For innovations in the community development investment markets, it will also likely take time for these markets to mature because of the time and cost to systematically collect data and for investors to understand these new instruments. To accelerate the development of these markets, however, some key issues will need to be addressed. First, how will the CDFI industry organize itself to generate and collect this data? Second, who is poised to lead efforts in setting standards for industry data? Finally, who and how will the intellectual capital be developed to model and structure these new instruments? There should also be consideration of existing standards from established products that parallel developing ones, such as the adoption of best practices for both mortgage securitizations and community development securitizations.
I do want to acknowledge that there have been many notable accomplishments in pioneering community development investments. For example, there is a growing secondary market for community development loans; community development venture capital has grown 100 percent since 2002 to more than $800 million in assets under management in 2004; since 2002, the New Markets Tax Credit Program has issued $16 billion in allocations, with a growing sophisticated market for investments and trading of the tax credit equity.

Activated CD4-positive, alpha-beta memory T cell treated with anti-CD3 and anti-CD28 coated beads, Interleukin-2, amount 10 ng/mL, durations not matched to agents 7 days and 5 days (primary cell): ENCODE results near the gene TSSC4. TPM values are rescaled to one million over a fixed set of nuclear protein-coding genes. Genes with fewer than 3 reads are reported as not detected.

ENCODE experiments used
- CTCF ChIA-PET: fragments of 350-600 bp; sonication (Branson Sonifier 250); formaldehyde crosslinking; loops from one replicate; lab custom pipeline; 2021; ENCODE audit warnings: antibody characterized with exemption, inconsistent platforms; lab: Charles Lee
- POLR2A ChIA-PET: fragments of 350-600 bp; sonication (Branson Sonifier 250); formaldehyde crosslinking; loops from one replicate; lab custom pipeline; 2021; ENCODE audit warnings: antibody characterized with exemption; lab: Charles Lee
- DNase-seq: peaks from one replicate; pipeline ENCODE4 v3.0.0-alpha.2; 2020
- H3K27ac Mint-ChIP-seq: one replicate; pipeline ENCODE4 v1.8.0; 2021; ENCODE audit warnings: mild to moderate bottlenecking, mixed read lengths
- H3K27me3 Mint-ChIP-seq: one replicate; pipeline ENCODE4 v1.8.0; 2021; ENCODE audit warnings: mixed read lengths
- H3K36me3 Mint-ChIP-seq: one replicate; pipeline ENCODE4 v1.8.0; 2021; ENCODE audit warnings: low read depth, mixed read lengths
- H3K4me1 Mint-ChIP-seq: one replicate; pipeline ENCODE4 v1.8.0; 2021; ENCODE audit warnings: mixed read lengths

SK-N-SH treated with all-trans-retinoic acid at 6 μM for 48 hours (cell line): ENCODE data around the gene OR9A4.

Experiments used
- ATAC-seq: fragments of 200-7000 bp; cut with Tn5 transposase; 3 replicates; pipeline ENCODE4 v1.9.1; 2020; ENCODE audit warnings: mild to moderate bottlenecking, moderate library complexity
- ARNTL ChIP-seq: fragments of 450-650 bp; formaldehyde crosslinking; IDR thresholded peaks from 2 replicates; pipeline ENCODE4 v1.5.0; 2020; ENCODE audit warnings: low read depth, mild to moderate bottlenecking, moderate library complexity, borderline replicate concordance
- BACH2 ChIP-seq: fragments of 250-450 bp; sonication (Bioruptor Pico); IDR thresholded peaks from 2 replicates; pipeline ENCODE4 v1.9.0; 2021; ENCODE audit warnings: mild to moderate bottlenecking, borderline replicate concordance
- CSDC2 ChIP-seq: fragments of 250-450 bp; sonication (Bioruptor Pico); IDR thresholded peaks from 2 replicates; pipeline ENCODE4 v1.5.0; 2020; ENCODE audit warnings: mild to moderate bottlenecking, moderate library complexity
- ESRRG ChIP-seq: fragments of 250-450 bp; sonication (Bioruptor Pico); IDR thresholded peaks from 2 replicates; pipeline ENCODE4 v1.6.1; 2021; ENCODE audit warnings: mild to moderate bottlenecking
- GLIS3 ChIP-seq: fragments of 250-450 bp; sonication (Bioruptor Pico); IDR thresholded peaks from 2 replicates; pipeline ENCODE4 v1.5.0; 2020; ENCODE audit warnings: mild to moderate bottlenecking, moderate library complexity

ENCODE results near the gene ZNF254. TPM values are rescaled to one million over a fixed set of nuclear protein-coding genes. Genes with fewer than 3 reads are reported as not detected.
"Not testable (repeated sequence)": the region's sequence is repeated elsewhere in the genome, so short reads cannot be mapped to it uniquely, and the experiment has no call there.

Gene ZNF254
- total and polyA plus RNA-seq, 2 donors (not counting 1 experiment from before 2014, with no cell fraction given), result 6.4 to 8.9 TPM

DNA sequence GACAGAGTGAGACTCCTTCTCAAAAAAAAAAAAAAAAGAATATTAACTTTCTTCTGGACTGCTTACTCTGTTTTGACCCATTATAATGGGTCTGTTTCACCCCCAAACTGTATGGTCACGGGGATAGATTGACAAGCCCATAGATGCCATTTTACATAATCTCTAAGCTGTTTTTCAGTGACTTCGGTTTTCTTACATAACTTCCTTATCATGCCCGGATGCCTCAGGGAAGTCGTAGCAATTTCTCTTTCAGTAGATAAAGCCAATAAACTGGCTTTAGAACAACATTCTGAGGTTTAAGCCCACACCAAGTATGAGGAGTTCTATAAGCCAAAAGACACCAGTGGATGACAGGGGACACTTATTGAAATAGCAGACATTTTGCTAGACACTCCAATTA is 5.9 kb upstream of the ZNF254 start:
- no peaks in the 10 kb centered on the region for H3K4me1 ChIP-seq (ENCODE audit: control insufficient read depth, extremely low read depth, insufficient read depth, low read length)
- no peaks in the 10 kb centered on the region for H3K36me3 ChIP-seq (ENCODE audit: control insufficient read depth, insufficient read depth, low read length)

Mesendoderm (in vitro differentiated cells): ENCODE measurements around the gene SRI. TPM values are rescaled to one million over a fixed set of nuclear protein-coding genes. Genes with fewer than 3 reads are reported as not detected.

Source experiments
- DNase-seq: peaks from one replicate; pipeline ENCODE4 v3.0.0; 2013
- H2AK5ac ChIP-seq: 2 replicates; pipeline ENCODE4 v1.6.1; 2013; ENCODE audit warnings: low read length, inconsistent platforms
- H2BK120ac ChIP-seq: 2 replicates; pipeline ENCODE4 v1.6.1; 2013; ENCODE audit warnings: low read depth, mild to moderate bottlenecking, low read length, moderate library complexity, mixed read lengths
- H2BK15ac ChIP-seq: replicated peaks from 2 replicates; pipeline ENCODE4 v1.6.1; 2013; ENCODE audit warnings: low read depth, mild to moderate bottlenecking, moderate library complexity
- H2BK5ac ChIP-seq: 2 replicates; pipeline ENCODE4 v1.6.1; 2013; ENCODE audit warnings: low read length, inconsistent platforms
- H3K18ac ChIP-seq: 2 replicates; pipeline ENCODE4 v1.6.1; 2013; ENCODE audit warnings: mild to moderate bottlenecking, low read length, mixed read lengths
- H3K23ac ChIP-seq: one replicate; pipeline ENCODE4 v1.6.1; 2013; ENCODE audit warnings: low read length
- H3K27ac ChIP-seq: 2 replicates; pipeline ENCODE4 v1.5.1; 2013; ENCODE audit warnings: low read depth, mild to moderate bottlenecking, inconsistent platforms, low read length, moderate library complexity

I am pleased that the Federal Reserve Banks have played an active role as a convener on these topics and in the dissemination of best practices and policy. I enjoyed sharing my thoughts on the topic of the development of the secondary markets for community development loans at a forum that was hosted last year by the Board of Governors and the Federal Reserve Banks of San Francisco and New York. For these markets to grow significantly, however, there must be continued dialogue and exchange between market participants to collect these data uniformly from the beginning to the culmination of these deals so that performance data are captured.